By G.W. Thomas
Robert E. Howard wrote some Cthulhu Mythos stories, though most are admittedly minor ones. His Serpent Men were coopted into the cycle by H. P. Lovecraft in “The Whisperer in Darkness” (Weird Tales, August 1931), thus creating an entire branch of the Mythos dedicated to these loathsome snakemen and their degenerate children. “The Shadow Kingdom”, the story first featuring the Serpent Men, was published in Weird Tales in January 1929, and is important for another reason. It is the first full-blooded sword & sorcery tale, as well. Howard had been trying out his ideas for a horror-oriented, fantasy-style tale with Solomon Kane, previously, but it is only with the creation of King Kull, the ancient Atlantean world of Valusia, and the insidious Serpent Men, that the mix is right.
I’ve pontificated on how the Conan stories belong in the Mythos (at least, tangently) at length in “Conan and the Cthulhu Mythos”) (You can find it here), so I’m not going to cover that ground again. I’m not really that interested in nit-picking, anyway. What interests me more is how HPL’s ideas helped to enrich Howard’s invention. Taking the excitement of historical fiction (such as the stories Howard read in Adventure, or work by Harold Lamb, for instance), adding Howard’s own Dunsanian Fantasy world and, finally, the monsters that could only exist in a reality of the cosmic horror of Lovecraft, we get the final form of sword & sorcery. Nothing was quite like it before Howard and everything would change after him.
“The Shadow Kingdom” tells the story of Kull, a barbarian who has taken the crown of Valusia by force, and his struggles to keep it. There is dark sorcery afoot in the castle of the King, and his only allies, the equally barbaric Picts, must help him to survive a terror that threatens his throne, his soul and the safety of the human race. Kull has his work cut out for him in facing the shadowy Serpent Men, who can assume the likeness of any man. Howard ends the ghostly tale with a splendid fight scene, in which Kull battles a room full of snaky assailants. The final product features bloody combat, ghostly spirits, and cloak-and-dagger maneuvers, all dressed in medieval splendor and romance.
The Howardian tale deviates from the traditional Lovecraftian story, outside of the window-dressing of time period, in one important way. HPL worked in a form based on the ghost story, in which his hapless hero eventually perceived the staggering vastness of cosmic horror. The point is often that we are small, unimportant specks in a terrifying universe. Howard’s fantasy does not embrace this philosophy entirely. Whether it is Kull, Conan, or Turlogh O’Brien, the barbarian warrior, no believer in civilisation, rails against the forces of darkness, fighting with his sword, his body, his brain. Despite Howard’s brooding mood, it is still one of survival against the universe; no crying, simpering victims need apply.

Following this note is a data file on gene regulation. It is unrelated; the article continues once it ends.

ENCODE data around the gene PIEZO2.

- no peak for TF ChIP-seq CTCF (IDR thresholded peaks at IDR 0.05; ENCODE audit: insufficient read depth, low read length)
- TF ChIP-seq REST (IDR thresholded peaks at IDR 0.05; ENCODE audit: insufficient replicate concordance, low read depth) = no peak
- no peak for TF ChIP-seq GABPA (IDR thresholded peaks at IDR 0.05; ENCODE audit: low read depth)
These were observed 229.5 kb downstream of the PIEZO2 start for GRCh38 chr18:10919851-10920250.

As would be expected, the sword & sorcery tale does not usually achieve the same pitch of fear as does the Lovecraftian terror tale, largely due to this Darwinian attitude of the hero. Still, there are rewards to be had from the sword & sorcery tale. Instead of the pure frisson of horror, there is the colour of the fantastic background. In the hands of C.L. Moore, in her Jirel of Joiry stories, in the best of Jack Vance or Fritz Leiber, this is enchanting, fascinating and evocative. There is also the pulse-pounding action of battle, personal or epic. In this, Howard is closer to J.R.R. Tolkien, who also knew how to evoke a chill (remember the Black Gate, Cirith Ungol and Shelob’s lair).
There have been other writers who have used the Lovecraftian style of fantasy. (See my piece on Lovecraft’s own fantasy works) The stories of the ironic Clark Ashton Smith feel like they sit halfway between HPL and REH. “The Testament of Atthammaus” (Weird Tales, October 1932), “The Charnal God” (Weird Tales, March 1934) and “Necromancy in Naat” (Weird Tales, July 1936), to name but three, all have the same combination of weird magic that Howard possesses.More recently, Brian Lumley penned similar tales for Weirdbook, collected in The House of Cthulhu (1984). These are what I think of when people use the term “dark fantasy” instead of “horror”. I’m sure it’s incorrectly used, but they are “dark” and “fantasy”. The term “sword & sorcery” is better known.
I would finish with this last thought. Mythos is not a genre in itself, but an idea that attaches itself to genres. There exists Mythos science fiction, just as there are Mythos westerns and Mythos mysteries. I know. I’ve written all of them. The trick with any Mythos genre story is that it must stay true to both halves of the equation. It must be horror and fantasy to be good sword & sorcery. An example of what this is NOT is best illustrated by the Howard’s Kull story, “Swords of the Purple Kingdom”(written in 1928), in which Kull faces no supernatural foes, but fights a great battle on an ancient stairway. The story was written for Adventure not Weird Tales. The writing is fine, but, without fantasy elements, it lacks the spark that “The Shadow Kingdom” has. (I almost (but not quite) wish L. Sprague de Camp or Lin Carter would have written in a monster or two, as they did with some of the Conan stories.) It is not necessary for sword & sorcery writers to name the deities of Lovecraft’s Mythos. They may want to create their own pantheon of terrors, albeit to evoke the same dark, lurking sense of the universe against the hero. Lovecraft’s cosmic horror added jet fuel to Howard’s fantastic visions. It can do the same for you.